MILLIGAN COLLEGE, Tenn. (Oct. 23, 2015) — Do changing attitudes towards marijuana usage and same-sex marriage make people want to pack up and move to another state? If so, how does that affect the local economy?
Milligan College’s Dr. David Campbell, associate professor of economics and director of the college’s Master of Business Administration program, addresses this very question and more in his lecture, “Interstate Migration in Response to Social Liberalizations: Same Sex Unions and Marijuana,” on Tuesday, Oct. 27, at 7 p.m. in Hyder Auditorium located in Milligan’s Science Building. This event is free and open to the public.
“Same sex unions and marijuana use are two issues over which individual states were able to exert considerable control in recent years,” said Campbell. “This created the opportunity for individuals to move to states with stances on these issues that more closely align with their own.”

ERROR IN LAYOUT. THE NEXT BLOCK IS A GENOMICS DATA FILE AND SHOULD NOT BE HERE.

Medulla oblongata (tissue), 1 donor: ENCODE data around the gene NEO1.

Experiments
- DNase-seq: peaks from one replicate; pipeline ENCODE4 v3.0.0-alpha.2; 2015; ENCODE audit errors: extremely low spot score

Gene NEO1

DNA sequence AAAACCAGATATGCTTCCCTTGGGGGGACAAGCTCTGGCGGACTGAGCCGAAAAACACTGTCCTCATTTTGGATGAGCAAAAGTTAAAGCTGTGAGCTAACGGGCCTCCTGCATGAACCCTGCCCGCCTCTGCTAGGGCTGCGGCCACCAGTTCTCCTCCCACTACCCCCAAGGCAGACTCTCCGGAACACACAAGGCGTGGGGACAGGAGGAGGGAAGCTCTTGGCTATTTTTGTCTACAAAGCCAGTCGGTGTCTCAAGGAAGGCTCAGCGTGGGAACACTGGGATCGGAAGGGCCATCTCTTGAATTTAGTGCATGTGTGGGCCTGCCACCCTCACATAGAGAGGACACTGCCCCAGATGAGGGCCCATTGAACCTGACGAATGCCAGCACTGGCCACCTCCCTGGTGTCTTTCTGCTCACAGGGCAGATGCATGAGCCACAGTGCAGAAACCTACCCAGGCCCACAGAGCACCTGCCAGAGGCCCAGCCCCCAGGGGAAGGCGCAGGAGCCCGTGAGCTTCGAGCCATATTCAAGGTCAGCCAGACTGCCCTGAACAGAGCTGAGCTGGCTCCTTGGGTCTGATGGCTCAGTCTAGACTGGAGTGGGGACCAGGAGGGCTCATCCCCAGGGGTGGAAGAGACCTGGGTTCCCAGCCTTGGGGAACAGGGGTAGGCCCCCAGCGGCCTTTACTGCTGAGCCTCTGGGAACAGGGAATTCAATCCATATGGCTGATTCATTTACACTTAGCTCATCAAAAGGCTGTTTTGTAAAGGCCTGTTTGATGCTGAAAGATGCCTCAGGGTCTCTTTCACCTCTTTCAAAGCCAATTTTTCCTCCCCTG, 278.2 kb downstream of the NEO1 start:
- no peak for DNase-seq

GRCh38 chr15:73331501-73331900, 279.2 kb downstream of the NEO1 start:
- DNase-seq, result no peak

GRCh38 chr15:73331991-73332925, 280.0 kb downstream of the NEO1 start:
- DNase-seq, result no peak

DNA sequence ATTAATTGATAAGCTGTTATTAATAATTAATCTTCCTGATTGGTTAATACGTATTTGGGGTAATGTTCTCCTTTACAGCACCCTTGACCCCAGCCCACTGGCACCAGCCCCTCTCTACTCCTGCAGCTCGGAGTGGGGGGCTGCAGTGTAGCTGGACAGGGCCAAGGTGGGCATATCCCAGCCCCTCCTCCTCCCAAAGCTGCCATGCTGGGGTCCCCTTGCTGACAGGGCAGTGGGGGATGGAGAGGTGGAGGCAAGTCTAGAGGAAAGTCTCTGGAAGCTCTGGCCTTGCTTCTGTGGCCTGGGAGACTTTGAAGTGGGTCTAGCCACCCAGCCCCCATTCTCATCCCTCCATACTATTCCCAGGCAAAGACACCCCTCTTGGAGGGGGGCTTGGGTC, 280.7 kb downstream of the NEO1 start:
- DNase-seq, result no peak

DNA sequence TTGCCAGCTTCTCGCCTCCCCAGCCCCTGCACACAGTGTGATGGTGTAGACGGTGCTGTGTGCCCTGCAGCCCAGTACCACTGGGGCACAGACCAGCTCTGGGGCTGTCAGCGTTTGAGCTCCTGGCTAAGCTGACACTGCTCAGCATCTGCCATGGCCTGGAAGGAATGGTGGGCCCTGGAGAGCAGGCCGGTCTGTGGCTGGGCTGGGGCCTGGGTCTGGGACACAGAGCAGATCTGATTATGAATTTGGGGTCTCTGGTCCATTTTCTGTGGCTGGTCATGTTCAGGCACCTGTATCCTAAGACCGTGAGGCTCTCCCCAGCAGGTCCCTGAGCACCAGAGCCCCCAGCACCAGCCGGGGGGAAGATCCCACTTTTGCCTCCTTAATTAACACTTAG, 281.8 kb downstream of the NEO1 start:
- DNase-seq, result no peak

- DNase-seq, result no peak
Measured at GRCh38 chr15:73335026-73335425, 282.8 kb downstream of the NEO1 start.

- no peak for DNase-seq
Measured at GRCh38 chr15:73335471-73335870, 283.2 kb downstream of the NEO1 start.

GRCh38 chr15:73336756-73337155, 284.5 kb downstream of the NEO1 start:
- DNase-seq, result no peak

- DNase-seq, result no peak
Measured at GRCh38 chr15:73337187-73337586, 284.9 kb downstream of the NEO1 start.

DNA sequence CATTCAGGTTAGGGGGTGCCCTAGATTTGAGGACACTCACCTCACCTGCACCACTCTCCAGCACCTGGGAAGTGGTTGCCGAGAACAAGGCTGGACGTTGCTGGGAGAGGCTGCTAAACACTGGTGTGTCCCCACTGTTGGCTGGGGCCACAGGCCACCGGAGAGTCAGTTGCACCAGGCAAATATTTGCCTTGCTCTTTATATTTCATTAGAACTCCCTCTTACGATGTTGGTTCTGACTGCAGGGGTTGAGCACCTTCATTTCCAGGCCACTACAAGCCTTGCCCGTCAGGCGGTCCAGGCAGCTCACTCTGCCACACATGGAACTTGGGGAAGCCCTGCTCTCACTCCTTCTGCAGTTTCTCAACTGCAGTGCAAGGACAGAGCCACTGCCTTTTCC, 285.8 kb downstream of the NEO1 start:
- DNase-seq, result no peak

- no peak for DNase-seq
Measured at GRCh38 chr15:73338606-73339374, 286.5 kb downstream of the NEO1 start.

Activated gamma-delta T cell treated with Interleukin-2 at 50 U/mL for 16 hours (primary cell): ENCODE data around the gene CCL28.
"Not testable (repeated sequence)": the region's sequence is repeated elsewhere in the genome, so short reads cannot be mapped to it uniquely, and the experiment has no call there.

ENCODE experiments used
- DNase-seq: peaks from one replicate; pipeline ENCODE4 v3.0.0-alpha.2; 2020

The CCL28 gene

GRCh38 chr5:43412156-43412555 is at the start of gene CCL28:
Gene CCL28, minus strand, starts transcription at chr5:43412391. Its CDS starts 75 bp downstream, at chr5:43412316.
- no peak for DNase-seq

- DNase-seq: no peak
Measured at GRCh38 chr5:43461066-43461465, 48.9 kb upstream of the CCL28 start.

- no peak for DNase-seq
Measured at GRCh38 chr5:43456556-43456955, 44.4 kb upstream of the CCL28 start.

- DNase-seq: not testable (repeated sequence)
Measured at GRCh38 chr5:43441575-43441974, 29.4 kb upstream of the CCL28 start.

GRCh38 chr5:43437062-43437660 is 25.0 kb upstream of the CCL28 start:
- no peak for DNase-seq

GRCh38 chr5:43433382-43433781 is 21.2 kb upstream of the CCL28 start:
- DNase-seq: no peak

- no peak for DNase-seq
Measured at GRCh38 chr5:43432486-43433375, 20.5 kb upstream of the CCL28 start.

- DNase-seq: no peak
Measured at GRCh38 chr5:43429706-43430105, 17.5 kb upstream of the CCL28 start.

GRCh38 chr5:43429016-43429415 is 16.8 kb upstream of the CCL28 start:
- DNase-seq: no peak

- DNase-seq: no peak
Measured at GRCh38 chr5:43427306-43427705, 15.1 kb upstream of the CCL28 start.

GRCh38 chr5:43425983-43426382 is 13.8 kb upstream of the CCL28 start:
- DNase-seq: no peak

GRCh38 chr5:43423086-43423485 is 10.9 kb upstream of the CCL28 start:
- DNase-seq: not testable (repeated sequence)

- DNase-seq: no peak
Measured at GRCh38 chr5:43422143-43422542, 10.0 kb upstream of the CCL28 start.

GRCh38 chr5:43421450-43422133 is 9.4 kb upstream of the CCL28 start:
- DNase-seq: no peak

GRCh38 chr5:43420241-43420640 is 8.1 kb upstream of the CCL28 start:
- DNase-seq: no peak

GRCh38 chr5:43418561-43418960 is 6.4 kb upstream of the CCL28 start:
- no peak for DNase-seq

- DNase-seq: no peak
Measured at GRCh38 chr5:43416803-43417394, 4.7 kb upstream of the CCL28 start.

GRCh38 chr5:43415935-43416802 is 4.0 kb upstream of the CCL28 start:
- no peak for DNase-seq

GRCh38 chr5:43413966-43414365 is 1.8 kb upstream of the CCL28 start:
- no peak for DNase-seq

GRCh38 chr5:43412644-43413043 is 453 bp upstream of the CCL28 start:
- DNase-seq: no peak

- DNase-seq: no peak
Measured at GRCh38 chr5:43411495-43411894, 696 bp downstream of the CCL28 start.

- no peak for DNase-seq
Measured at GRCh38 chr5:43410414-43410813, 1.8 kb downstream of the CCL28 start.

Campbell examined 50 states over the period 2005 through 2013 and is able to estimate the significance state policies have on interstate migration.
“That data can tell you the rate at which individuals enter or leave a state in response to relevant policy changes on these issues,” said Campbell, who, prior to joining Milligan’s faculty in 2006, served as the financial center manager for the Bank of Tennessee and also worked six years as an economist for the Internal Revenue Service in Washington, D.C.
“My lecture is an observational study of these issues only, not a value judgment on either of these issues,” said Campbell. “I’m attempting to determine what either happened or did not happen.”
Ultimately, Campbell will examine how this phenomena potentially can change the economics of a region.